The second part of the book contains an archeological survey of the City of David from the Pottery Neolithic period (9500- 6400 BCE) and Chalcolithic period (6400- 3600 BCE) until today. The first city appeared in the 19th-16th centuries BCE over Gihon, the only permanent water source around for miles. A small portion of its protecting wall was first found and excavated by Kenyon, while Reich and Shukron excavated its extension.
The word “Jerusalem” appears in consonants as RSLMM in Egyptian execration texts found on figurines at Sakkara. El Amarna letter No. 287, sent by Abdi-Hepa, a chief of Jerusalem, to an Egyptian pharaoh asks for defense against an invading Habiru tribe. The shards excavated around the spring testify to the town’s successive levels of occupations through 5,000 years of history.
The Warren’s Shaft system, a long vertical tunnel that supplied water to the city, and through which, as many scholars believed, “Joab, the son of Zeraiah went up first” to defeat the Jebusites, could not be the Biblical “tzinor” (pipe) due to archeological evidence.
Reich proposes that the word “tzinor” in the Bible indicates some kind of other underground space, hewn or natural, horizontal or vertical, that may indeed have played a role in King David’s conquest of Jerusalem.
While maps of ancient Jerusalem translate the Tyropoeon from Greek to mean “the cheese-makers’ valley,” Reich translates it from the Phoenician as Tyre. He recalls that Nehemiah (13:16) mentions the local governor who expelled from Jerusalem the Tyrian merchants who sold fish on Shabbat. Excavated Jerusalem garbage proves this testimony.
Reich believes that the model of Jerusalem reconstructed by Avi Yonah, where a whole quarter of small houses appears on the slope of Mount Zion down to the Tyropoeon Valley, needs to be corrected.
Jerusalem at the time of the Second Temple was a wealthy city with large, beautiful houses.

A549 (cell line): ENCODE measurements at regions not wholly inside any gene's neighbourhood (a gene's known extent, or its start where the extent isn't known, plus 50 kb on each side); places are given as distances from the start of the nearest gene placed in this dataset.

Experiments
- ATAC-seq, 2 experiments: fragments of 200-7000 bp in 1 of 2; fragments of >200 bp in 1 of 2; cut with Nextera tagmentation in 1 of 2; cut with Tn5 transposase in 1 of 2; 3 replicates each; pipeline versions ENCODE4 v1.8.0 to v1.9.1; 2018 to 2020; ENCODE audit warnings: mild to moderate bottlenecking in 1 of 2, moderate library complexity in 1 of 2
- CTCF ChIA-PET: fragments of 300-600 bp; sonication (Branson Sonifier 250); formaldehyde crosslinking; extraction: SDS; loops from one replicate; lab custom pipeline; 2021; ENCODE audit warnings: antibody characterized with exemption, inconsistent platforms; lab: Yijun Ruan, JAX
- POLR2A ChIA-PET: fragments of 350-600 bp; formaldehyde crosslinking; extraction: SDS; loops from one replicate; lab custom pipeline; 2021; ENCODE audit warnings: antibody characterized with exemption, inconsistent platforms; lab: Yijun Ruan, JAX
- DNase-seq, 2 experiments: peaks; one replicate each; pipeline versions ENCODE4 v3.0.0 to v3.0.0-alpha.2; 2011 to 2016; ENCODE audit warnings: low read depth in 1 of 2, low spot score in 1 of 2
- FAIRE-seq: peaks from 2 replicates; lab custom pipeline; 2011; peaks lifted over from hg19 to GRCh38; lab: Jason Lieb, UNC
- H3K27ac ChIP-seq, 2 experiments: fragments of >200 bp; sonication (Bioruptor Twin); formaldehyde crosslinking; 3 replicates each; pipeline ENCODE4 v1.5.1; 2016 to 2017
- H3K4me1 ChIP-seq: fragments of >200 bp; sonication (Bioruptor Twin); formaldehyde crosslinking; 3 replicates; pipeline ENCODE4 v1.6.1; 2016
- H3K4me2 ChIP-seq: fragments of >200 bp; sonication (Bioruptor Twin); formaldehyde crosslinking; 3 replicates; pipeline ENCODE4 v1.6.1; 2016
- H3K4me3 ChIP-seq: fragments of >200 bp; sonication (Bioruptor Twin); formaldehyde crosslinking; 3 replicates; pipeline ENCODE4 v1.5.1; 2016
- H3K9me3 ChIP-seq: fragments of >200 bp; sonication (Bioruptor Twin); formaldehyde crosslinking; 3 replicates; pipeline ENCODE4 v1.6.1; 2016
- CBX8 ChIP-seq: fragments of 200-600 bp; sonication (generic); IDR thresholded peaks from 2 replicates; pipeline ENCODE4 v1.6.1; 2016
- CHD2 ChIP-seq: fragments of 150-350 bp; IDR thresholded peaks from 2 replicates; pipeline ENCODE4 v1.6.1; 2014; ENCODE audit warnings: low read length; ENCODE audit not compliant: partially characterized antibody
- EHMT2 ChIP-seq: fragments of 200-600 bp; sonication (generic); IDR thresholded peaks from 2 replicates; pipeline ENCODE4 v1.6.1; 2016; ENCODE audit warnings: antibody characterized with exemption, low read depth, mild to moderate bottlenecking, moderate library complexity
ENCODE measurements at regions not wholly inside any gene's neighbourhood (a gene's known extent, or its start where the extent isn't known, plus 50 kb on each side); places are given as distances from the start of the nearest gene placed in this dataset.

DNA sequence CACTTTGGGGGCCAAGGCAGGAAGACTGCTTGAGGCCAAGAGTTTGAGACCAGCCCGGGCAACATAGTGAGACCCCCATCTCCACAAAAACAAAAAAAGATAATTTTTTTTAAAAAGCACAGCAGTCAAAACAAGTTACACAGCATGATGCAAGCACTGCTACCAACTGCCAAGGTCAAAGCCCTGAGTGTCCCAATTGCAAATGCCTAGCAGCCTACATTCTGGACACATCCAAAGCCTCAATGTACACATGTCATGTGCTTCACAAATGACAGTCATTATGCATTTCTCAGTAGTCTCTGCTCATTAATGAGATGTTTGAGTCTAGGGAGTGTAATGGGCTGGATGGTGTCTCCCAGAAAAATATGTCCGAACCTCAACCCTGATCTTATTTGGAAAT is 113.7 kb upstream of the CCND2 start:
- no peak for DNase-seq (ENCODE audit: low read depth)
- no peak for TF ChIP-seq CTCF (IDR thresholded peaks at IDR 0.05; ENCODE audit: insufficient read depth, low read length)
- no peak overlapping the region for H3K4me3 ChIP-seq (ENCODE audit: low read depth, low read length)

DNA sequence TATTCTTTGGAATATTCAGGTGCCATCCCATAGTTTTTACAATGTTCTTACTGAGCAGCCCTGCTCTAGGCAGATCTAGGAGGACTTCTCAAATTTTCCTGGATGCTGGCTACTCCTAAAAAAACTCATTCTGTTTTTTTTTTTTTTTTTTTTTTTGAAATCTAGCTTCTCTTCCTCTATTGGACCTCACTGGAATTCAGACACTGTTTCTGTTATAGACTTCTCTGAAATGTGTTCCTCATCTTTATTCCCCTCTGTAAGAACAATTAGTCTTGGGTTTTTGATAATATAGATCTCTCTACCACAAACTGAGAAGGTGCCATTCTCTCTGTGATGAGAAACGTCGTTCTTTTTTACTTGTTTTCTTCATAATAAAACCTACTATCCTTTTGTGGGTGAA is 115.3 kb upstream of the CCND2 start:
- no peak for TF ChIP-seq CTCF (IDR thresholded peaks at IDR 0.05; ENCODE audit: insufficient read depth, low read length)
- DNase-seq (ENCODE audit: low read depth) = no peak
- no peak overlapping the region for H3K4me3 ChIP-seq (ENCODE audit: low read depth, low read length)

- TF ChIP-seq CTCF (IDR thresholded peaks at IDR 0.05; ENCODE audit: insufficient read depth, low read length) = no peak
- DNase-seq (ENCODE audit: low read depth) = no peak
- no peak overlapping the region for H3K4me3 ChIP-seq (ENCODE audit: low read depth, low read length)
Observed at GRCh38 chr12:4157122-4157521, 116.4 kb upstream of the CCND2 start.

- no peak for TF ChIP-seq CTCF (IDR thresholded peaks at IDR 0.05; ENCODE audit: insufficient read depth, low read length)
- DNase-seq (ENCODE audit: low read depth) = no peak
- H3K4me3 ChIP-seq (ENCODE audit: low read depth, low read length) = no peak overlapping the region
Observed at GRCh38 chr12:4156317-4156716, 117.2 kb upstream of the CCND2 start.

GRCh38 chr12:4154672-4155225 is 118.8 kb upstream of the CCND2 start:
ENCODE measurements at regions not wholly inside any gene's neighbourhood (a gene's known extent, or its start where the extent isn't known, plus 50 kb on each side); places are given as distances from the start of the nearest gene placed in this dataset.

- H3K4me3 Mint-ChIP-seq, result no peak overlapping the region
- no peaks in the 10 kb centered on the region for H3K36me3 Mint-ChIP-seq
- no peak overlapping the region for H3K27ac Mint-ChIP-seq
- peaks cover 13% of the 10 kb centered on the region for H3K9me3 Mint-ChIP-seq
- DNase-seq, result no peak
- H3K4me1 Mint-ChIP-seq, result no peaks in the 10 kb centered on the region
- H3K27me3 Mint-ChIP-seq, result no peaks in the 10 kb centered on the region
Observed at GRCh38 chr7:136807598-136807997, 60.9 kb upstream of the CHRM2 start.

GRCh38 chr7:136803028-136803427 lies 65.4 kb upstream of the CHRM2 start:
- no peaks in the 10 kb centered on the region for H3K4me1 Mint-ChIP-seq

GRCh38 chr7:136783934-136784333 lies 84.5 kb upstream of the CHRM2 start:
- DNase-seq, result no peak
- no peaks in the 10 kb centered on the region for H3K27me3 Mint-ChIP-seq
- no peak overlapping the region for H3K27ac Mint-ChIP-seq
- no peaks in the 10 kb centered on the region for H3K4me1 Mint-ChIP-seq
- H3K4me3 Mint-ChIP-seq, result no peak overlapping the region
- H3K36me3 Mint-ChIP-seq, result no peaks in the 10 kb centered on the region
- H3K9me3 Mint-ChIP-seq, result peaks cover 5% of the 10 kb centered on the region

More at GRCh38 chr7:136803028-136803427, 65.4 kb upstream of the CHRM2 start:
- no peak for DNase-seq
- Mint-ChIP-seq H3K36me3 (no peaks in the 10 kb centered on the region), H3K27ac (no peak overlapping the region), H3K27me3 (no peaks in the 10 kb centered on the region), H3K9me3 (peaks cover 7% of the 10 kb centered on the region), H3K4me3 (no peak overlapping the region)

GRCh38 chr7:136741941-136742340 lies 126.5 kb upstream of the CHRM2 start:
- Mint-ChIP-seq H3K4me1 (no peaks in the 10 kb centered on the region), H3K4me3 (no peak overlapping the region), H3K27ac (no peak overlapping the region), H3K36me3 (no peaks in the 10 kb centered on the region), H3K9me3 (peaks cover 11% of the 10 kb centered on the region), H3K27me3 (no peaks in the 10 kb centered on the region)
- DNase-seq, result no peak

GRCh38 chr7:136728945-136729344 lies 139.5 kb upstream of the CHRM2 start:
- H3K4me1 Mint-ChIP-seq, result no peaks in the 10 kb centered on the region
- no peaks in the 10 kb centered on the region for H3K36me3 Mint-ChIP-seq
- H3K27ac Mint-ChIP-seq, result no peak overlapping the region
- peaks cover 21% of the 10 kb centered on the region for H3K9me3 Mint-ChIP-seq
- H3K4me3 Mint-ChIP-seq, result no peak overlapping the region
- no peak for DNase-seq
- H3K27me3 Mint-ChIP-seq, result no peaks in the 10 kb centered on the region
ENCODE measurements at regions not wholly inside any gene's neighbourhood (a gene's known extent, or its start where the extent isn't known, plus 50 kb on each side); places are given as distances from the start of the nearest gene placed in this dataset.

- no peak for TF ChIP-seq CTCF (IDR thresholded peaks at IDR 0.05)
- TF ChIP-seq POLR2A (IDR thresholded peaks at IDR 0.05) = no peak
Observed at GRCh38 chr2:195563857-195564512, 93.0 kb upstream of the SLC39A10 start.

We call the spring that flows from Kidron’s streambed Gihon, but Reich claims that this is the name of the entire water system. The Arabic name is “Ein Umm ed-Daraj” (the spring of the mother of steps), and Reich proposes that it was called once “Ein Shemesh” due to the fact that the sun’s rays hit the spot from which the water emerges for a few minutes every morning. This name might have been changed when King Josiah’s reforms got rid of all foreign rites including “the chariots of the sun.” Consequently Reich proposes a variation in the border between the tribes of Benjamin and Judah.
Most of the archeological research is difficult and painstaking work, often hampered by financial difficulties, physical obstacles and religious interventions by the Atra Kadisha (Haredi group dedicated to protecting Jewish graves) and ultra- Orthodox fanatics. Everybody agrees that graves ought to be left in peace, but they provide the most reliable archeological evidence.
In 1981 the High Court authorized the continuation of Shiloh’s City of David excavations.
The book’s wealth of photographs, diagrams, explanations and references assists the reader in understanding the more complicated archeological issues. The series of diagrams showing in detail the two – not one – ancient channels connecting the spring with the pool of Shiloah explain how these wonders of ancient engineering were excavated, marking every step of the workers’ progress. There are detailed descriptions and illustrations of the the pools, various walls and fortifications, chambers and towers and scores of interesting finds and inscriptions.
Appendices include a chronological table, a selected bibliography and an index.
It is a beautifully edited, bound and illustrated and color volume.